thither. Upon the subsequent refusal of
Fleete to perform these duties, the Moor
was confirmed to the abbey, by the judg-
ment of Sir William Babington, Knt.. Chief
Justice of the Common Pleas, and was not
long after, a.d. 1457, leased to Ralph Botiller,
Lord of Sudeley. The next proprietor on
record was George Nevil (younger brother
of Richard, Earl of Warwick and Salisbury),
and to him Henry VI. granted licence to
enclose 600 acres of pasture and land for a
park, and permission to embattle the site of
the manor. George Nevil was a telelrated
churchman of his time, and became in the
reign of Edward IV., Archbishop of York;
he resided in a style of great magnificence
on his demesne of the Moor, where he fre-
quently entertained his royal master. At
the death, however, of his brother, the re-
nowned Earl of Warwick, the tide of courtly
favour turned against the prelate, and the
king found means by a curious stratagem,
related by Goodwin in his catalogue of
English Bishops, to compass his ruin.

Nevil's disgrace caused his lands to revert
to the crown, and Moor remained so vested
until the reign of Henry VII., when it was
granted to John, Earl of Oxford, in requital
of his gallant services at Bos worth ; but it
did not long continue in the chivalrous race




of Vere, for among the vast possessions for-
feited by Cardinal Wolsey the Moor occurs,
and within the lapse of a few years it was
annexed, by royal letters patent, to the
Duchy of Lancaster. The manor with the
park was afterwards assigned by Queen
Elizabeth to Francis Russell, second Earl of
Bedford, and here the Russell family resided
for some time. The first house upon this
beautiful demesne, of which we have any
historical account, was inhabited by Lucy,
Countess Dowager of Bedford, widow of
Edward, third earl, and sister and coheir of
John, second Lord Harrington, a lady equally
celebrated for her learning and extravagance,
and a distinguished patroness of the most
celebrated men of her time. Her ladyship
laid out the gardens, and was the first to
render this favoured spot a point of general
attraction. She did not however very long
retain possession of an estate she had so
greatly adorned ; for in 1626, it passed by
sale, to William, Earl of Pembroke, by whom
the house and park were severed from the
manor, and sold to Robert Cary, Earl of
Monmouth. His lordship, fourth son of
Henry, Lord Hunsdon, and a near kinsman
of Queen Elizabeth, acted a prominent part
in the public affairs of the era in which he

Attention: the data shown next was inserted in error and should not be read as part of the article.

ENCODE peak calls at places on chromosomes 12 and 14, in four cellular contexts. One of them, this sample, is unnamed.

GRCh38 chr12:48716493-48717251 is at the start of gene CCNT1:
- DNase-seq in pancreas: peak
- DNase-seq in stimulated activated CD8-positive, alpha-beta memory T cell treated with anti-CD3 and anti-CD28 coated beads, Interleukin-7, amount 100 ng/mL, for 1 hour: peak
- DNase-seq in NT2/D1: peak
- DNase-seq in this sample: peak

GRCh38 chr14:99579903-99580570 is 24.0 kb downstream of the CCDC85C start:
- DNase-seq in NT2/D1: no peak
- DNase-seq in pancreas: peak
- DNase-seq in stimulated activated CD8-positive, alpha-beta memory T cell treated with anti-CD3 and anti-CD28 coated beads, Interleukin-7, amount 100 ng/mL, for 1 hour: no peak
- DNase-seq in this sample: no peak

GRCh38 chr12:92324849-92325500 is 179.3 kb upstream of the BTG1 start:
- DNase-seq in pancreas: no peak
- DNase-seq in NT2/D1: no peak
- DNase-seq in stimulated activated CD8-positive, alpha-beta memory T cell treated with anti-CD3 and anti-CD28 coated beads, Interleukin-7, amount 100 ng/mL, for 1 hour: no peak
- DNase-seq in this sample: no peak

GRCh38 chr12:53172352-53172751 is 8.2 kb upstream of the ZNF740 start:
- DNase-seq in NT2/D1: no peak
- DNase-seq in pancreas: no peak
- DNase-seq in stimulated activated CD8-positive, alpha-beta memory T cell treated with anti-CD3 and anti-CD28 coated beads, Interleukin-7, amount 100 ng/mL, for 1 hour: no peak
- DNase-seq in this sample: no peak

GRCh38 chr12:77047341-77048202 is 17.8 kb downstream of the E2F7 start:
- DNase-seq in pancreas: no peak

lived. His Memoirs, written by himself and
published by John, Earl of Cork and Orrery,
in 1759, give much insight into the history
of the times. He was on board the fleet in
1588, at the destruction of the Armada, and
he states that hewona wager of two thousand
pounds the next year by going on foot in
twelve days to Berwick. " After this," goes
on the memoir, " I married a gentlewoman,
Elizabeth, daughter of Sir Hugh Trevanion,
more for her worth than her wealth, for her
estate was but £500 a-year jointure. She had
between £500 and £600 in her purse. Neither
did she marry me for any great wealth ; for
I had in all the world but £100 a-year out of
the Exchequer, as a pension, and that was
but daring pleasure ; and 1 was near £1000
in debt. Besides the Queen was mightily
displeased with me for marrying, and most
of my best friends ; only my father was no-
ways offended at it, which gave me great
content." The tide of fortune, which he took
in the spring, was the opportunity afforded
him by the familiar intercourse, with which his
kinswoman, Queen Elizabeth, condescended
to treat him, of being the first to announce
her Majesty's decease to her successor. As
he visited her (he says) in her last illness,
and prayed that her health might amend, she
took him by the hand and wringing it hard,
replied, " No, Robin, I am not well,' 1 and,
fetching at the same time no fewer than forty
or fifty sighs, which he declares, except for
the death°of Mary of Scotland, he never in
his whole life, knew her to do before. By

those sighs, the wily politician judged her
Majesty was near her dissolution, and, with
great candour, he proceeds, " I could not but
think in what a wretched state I should be
left, most of my livelihood depending on her
life. And hereupon I bethought myself with
what grace and favour I was ever received of
the King of Scots whensoever I was sent to
him." Accordingly, at the decease of the
Queen, Cary immediately proceeded to Scot-
land, and was the first person to announce
to King James his accession to the throne of
England, producing and presenting to his
Majesty, in proof of his veracity, a certain
blue ring.* The king received him, of course,
most graciously, and observed, " I know you

Online LibraryBernard BurkeA visitation of the seats and arms of the noblemen and gentlemen of Great Britain (Volume 2) → online text (page 18 of 73)